Ellen Grimshaw’s polyvocal Just Us Girls – What’s a Girl? reminds Robert Reid of Samuel Beckett. And Blondie
Something about Just Us Girls, What’s A Girl? reminds me of Mork and Mindy. There’s a quality in Ellen Grimshaw’s stiff-limbed, wildly gesticulating, grimacing nameless character that says alien, or maybe robot: extreme intelligence struggling to contain itself within a rudimentary human body, flesh and blood and bone too limited a mechanism for expression.
Proceeding by a series of scenes separated, I think, by lighting shifts, vocal interpolations and choreographed high energy dance/aerobics routines, Just us Girls, What’s a Girl? begins with the question posed in the title. Grimshaw – her shocking red hair in a severe bob, a lairy yellow bolero, red tutu, chunky black boots, an armoured chest plate of golden glitter, sneer and wild eyes – commands the stage from the beginning like a glam rock fascist. Everything about her is sharp, defined and coursing with energy.
By contrast, her foil is Dickshirt (Alice Stewart). They lumber around the stage, their posture sagging, in a boof-head blond wig and goofy expression, wearing white shorts and t shirt with dicks drawn all over them. In Dickshirt’s hand is a large, rubbery phallus that he uses to point, emphasise and threaten.
Grimshaw is a being of galactic consciousness, a flailing creature fallen through from another dimension, and the little egos and existentialisms of humans, especially humans as blunt and disappointingly dull as Dickshirt, baffle her. Her glamour contrasts with the dumpily masculine Dickshirt and the empty stage. Grimshaw’s philosophy pours forth, a maelstrom of clichés and symbols of patriarchy and feminism.
A parody of contemporary gender politics is played out from scene to scene, scathing of all sides. Dickshirt asks what Grimshaw is, and she replies just a girl (or maybe, me? Oh, I’m just a girl – I don’t exactly remember). What I do remember is the fraction of a pause after she spoke. The shattering, dangerous second’s hesitation before she demands to know what a girl is.
It’s as if the intelligence has found itself suddenly in this moment, crystallised by an act of definition, into the simplest expression of self, bound by the self-serving standards of a patriarchal reality, and can’t quite believe it. This seems to cause a dramaturgical crack in the universe from the very beginning, as the intelligence attempts to unpack this snare it finds itself and in and the struggle spills forth as poetry and movement that becomes increasingly coded, deconstructed and left in pieces.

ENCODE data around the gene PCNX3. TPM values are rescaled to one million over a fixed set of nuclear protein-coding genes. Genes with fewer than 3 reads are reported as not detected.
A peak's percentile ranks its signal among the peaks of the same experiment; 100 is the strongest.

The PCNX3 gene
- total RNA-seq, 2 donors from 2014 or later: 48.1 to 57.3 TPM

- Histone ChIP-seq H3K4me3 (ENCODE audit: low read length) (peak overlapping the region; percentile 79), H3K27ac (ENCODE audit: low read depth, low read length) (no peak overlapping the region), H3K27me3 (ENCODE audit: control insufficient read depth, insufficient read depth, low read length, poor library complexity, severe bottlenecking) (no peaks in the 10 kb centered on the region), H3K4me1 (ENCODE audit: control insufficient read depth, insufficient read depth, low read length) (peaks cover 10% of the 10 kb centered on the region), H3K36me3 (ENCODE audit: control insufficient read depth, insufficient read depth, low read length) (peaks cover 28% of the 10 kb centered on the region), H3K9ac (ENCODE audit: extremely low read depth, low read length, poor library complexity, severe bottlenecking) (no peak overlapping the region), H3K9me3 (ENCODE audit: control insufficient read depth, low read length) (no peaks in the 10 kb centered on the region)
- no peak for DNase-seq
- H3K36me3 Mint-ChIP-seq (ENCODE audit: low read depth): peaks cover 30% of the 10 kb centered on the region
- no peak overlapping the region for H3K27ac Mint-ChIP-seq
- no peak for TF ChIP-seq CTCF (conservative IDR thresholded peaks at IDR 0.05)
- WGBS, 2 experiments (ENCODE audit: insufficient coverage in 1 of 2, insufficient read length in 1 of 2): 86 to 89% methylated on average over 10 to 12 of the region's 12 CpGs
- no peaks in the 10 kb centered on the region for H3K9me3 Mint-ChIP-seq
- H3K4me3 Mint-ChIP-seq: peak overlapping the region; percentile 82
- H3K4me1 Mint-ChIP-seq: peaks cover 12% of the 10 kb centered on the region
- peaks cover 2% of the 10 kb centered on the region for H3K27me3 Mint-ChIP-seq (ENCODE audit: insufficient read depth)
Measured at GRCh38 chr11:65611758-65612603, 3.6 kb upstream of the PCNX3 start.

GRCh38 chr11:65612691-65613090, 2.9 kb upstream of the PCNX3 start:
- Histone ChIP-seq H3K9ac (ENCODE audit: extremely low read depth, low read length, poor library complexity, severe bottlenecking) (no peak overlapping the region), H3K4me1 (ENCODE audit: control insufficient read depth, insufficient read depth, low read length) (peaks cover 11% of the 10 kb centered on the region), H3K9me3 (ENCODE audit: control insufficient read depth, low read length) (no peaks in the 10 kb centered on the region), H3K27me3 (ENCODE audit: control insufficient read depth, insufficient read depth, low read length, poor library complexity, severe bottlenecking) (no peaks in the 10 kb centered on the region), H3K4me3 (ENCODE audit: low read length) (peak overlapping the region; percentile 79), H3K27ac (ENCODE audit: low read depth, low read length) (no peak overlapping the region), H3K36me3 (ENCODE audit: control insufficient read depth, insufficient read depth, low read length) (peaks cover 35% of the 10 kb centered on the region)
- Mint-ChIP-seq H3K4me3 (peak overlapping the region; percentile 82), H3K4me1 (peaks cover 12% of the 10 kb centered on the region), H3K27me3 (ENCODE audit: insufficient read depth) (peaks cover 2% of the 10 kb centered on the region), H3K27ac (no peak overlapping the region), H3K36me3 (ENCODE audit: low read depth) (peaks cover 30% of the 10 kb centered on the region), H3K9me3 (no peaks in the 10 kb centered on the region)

Just us girls, what’s a girl? is like an angry, draggy Samuel Beckett – it’s an absurd, hyperreal visual exegesis, like automatic writing. Grimshaw releases a harnessed glossolalia of metonyms, a tipping-out of all that is inside her in a flood of postmodern proportions, pulsing with colour, rage, confusion, wildness. It reminds me of Kathy Acker. It reminds me of American Psycho, if Cyndi Lauper had played Patrick Bateman.
The acting is torn between incredibly wild choices – big doesn’t describe it. Punk styles clash with pop psychologies. It’s warped, cartoonish, distorted, feigning sympathy in a theatre of cruelty that doesn’t need all the shock and gimmicks to achieve its effect, and then uses them anyway. This is a polyvocal world where voices are electric, projected and mimed. Jerking movement and energetic dance routines punctuate the text and overtake it. The whole surreal 50 minutes is like a physical poem.
I come away with Blondie in my head. Oh, your hair is beautiful. Oh tonight…. Not that any Blondie songs were played or quoted during the show, although they might have been; the whole thing is such a densely packed blur of eighties and nineties cultural references. The aesthetic leaves me thinking of psychedelic pop feminism with a lurid dash of mashed up cosmic mania…
Just Us Girls – What’s a Girl? by Ellen Grimshaw. Directed by Sarah Vickery with Milly Cooper. Sound and lighting design by Justin Gardam. Dramaturgy by Morgan Rose. Performed by Ellen Grimshaw and Alice Stewart. Melbourne Fringe.